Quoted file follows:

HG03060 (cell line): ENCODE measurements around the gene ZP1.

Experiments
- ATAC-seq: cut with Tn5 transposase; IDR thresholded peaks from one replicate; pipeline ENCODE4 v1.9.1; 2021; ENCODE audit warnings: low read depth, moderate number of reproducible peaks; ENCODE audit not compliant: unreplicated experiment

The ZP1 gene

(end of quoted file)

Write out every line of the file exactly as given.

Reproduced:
HG03060 (cell line): ENCODE measurements around the gene ZP1.

Experiments
- ATAC-seq: cut with Tn5 transposase; IDR thresholded peaks from one replicate; pipeline ENCODE4 v1.9.1; 2021; ENCODE audit warnings: low read depth, moderate number of reproducible peaks; ENCODE audit not compliant: unreplicated experiment

The ZP1 gene